By Chad Lieberman
A natural intuition can be very helpful during the course of a chess game. Not only will it make you a superior blitz (speed) player, but it will also help you to spot more readily the appropriate candidate moves in a longer tournament game.
No matter how many books you read about developing a plan in a chess game, the author will always point out the importance of candidate moves. When your opponent makes a move, you are faced with what can sometimes be a very difficult decision. While moves are relatively easy to find when they lead to forced mate or are part of some deep opening theory that you have learned, they can be much more difficult to spot in a positional middlegame situation.
"Candidates" are moves that are likely to be beneficial for your position. It is these, and only these, that the player must then assess and calculate. After all, you wouldn't want to analyze variations of every legal move! So, how do we find such candidates?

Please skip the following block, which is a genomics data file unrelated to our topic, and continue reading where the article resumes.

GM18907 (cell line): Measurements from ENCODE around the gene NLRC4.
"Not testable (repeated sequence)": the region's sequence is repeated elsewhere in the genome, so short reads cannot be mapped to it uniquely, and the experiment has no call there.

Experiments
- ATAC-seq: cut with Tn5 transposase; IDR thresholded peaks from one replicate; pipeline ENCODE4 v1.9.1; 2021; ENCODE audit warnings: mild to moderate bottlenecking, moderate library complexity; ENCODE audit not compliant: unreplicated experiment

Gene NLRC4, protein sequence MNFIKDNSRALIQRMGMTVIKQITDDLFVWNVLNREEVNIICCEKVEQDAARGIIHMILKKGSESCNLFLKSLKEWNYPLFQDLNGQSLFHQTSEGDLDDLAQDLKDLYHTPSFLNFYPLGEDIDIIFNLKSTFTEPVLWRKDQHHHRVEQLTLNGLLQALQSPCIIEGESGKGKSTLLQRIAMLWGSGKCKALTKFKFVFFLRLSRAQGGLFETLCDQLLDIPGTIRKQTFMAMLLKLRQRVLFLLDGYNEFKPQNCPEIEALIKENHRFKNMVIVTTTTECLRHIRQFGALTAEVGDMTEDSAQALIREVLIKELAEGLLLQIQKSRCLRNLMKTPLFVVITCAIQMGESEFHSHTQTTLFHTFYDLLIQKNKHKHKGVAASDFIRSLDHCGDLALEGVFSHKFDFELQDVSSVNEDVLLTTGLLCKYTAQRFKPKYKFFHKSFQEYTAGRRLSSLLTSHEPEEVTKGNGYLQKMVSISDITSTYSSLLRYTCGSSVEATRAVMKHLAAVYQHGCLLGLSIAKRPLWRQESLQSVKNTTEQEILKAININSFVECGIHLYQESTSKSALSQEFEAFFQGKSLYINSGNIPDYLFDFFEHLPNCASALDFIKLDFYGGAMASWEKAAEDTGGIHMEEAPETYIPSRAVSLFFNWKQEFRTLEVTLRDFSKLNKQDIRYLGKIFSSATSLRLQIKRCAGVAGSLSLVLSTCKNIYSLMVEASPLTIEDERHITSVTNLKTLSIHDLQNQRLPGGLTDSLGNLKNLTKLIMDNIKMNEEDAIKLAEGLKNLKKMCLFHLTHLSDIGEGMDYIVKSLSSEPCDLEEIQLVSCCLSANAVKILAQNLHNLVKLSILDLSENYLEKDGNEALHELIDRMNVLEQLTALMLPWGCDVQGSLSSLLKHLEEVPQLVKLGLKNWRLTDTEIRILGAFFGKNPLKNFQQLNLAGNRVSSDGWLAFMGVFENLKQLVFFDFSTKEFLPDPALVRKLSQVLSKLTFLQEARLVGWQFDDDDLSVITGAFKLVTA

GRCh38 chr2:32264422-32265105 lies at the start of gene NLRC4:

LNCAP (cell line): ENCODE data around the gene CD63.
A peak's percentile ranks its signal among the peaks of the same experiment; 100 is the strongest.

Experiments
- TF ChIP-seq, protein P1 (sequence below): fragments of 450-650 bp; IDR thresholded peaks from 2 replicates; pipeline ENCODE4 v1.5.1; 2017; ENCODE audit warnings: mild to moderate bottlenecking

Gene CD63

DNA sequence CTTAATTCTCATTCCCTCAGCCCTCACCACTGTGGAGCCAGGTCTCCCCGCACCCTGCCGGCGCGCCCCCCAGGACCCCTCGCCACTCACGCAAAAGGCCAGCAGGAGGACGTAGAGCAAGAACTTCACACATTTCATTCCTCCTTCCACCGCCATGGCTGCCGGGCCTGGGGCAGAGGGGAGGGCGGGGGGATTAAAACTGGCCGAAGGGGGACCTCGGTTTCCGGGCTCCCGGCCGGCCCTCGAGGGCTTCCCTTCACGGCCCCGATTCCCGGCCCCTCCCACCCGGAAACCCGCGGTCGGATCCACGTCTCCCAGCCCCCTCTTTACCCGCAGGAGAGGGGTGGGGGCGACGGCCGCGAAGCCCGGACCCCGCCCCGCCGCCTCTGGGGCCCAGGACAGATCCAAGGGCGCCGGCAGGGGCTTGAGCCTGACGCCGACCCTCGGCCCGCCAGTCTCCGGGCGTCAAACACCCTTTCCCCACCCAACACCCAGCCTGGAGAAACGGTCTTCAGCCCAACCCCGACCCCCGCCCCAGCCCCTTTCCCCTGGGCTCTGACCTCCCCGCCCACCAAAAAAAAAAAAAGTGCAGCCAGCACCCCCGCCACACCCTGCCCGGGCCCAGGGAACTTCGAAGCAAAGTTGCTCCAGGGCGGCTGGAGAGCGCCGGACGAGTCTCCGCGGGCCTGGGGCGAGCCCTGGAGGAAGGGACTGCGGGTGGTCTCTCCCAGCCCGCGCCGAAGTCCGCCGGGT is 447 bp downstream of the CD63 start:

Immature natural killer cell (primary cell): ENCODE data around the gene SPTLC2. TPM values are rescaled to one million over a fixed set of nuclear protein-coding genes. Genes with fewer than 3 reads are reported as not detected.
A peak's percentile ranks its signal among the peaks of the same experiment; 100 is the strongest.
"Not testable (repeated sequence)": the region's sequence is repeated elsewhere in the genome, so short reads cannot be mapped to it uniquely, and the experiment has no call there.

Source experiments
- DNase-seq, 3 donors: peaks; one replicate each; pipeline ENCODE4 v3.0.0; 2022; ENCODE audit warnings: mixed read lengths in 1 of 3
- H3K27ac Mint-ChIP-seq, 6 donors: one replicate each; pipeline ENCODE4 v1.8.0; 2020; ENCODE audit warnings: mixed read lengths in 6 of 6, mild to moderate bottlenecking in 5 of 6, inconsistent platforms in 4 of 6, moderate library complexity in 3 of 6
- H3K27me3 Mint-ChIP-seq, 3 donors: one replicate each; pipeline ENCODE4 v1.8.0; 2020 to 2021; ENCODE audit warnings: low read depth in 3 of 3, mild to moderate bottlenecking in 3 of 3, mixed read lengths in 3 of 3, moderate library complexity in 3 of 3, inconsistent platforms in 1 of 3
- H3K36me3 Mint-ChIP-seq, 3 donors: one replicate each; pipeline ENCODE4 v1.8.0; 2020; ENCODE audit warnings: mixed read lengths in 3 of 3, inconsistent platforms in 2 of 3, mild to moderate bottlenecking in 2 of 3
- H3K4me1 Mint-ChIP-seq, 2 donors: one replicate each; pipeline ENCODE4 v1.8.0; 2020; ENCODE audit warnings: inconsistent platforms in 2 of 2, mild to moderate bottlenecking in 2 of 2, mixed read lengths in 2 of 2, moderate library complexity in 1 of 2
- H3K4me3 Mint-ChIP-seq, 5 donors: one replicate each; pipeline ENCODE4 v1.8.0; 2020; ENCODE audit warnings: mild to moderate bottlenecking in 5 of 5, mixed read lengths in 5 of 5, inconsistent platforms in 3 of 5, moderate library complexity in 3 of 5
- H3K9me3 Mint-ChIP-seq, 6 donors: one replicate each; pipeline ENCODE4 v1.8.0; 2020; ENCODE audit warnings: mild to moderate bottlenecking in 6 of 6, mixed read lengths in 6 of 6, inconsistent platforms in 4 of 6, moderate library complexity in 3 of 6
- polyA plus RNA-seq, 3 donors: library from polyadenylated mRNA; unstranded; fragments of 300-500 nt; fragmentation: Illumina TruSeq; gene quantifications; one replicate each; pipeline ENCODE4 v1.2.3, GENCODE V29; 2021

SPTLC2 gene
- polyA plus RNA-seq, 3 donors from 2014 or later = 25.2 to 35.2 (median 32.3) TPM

The best way is by instinct. It is the most time-efficient and, with much practice, is often correct. How do you develop this intuition?
Unlike some of the methods that chess journalists teach, this instinct can only come with experience. It is for this reason that I encourage all of my students and readers to play in as many tournaments as possible. If you lead a very busy life, however, it is even helpful to play through as many games as you can. Games can be found at a number of databases online as well as in computer software such as ChessBase 8.0.
Once you've developed this instinct, you will surely notice your tournament results improving.